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dirtystylus : communication   60

Slack rules of life | Seth's Blog
Create a new channel for every project.

Invite the right people to join the channel to work on it.

Every project has a beginning, and it has an ending as well. Don’t start a channel if you’re not prepared to end it.

When a project isn’t helping you reach your longer-term goals, leave the channel.

Direct messages demand clarity and care. And teams do better when communication is shared.

Remember that your reputation moves with you, from channel to channel.

Emotions are real, but emojis can be a distraction.
slack  teamwork  communication  techculture 
20 days ago by dirtystylus
Gen Z’s relationship with tech: They don’t want to be always reachable - Vox
Males and females of Generation Z do tend to differ from one another in one important way: optimism about tech. Gen Z women are markedly less likely than other generations and less likely than their male peers to be optimistic about technology’s impact on society.

They’re also more worried than other groups about online safety and security and their personal information “getting into the wrong hands.”
culture  socialmedia  privacy  communication  genz 
october 2019 by dirtystylus
Lindsey Kopacz (she/her) on Twitter: "There's a huge difference between being nice and being kind. Calling people out (because you know they can be better): Kind Educating people in the way they prefer because it makes them feel better about the harm they
There's a huge difference between being nice and being kind.

Calling people out (because you know they can be better): Kind

Educating people in the way they prefer because it makes them feel better about the harm they caused:
Nice
whiteness  communication 
september 2019 by dirtystylus
Myleik Teele on Twitter: "ATTENTION TO DETAIL. Here are some things I've done over the years to become super thorough and incredibly detail oriented. A THREAD (I think)."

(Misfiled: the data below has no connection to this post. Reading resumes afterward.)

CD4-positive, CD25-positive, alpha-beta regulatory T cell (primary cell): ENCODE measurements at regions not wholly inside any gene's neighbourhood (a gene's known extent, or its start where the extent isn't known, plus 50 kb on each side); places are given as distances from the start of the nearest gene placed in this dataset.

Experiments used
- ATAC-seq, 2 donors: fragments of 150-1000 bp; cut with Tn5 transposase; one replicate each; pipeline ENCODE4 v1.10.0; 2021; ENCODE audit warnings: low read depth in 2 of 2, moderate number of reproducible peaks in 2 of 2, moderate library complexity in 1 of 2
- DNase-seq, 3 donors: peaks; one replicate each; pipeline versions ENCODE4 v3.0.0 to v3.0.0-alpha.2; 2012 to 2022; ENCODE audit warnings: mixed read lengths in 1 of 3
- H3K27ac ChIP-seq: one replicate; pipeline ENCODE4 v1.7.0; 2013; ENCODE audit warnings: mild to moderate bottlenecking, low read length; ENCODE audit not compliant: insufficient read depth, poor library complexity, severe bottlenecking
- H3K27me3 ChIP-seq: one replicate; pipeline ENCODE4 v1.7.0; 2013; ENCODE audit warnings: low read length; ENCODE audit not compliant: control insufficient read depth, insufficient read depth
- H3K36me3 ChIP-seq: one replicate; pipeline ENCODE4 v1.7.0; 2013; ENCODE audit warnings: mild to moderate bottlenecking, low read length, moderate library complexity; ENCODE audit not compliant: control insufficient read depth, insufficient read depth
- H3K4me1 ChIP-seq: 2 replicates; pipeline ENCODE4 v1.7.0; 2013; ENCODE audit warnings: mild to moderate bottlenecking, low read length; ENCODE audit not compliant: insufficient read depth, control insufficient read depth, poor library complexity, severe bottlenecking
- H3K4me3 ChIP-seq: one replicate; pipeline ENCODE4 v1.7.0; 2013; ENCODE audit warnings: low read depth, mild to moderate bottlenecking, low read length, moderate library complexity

ATTENTION TO DETAIL. Here are some things I've done over the years to become super thorough and incredibly detail oriented. A THREAD (I think).

1. PICK UP THE PHONE: Too many of us rely on email and text to communicate. I use that as the starting point. If we've got business and you send an email, I'm scheduling a call. This cuts down on 80% of the misunderstandings.
1a. Scheduling phone calls gives you a sense of the person's style and tone. By speaking to them you'll instantly know what they mean when they email. You'll also find out what preferences work for them AND people ALWAYS FORGET to say SOMETHING in the email. THIS IS A FACT.
2. DOUBLE CHECK EVERYTHING: You can do this super quick. If there's an address, give it a quick Google and make sure the company hasn't moved. If you're unsure about the location, call and ask for what you need. No silly questions. You're in it to win it.
3. ASSUME THE WORST: I know. I hate doing this but you have to assume everything is going to fall apart. Start running some back up plans in the back of your mind so that you can move quickly. If you finish the task quickly, spend a few minutes on a back up plan.
4. CONFIRM EVERYTHING: If you schedule something for next week, CONFIRM it the day before. PEOPLE FORGET.
5. KEEP A LIST OF THINGS YOU MAY NEED SOME DAY: I keep an excessive amount of notes on my phone for all kinds of things and I type up a couple of key words so that I can quickly search them.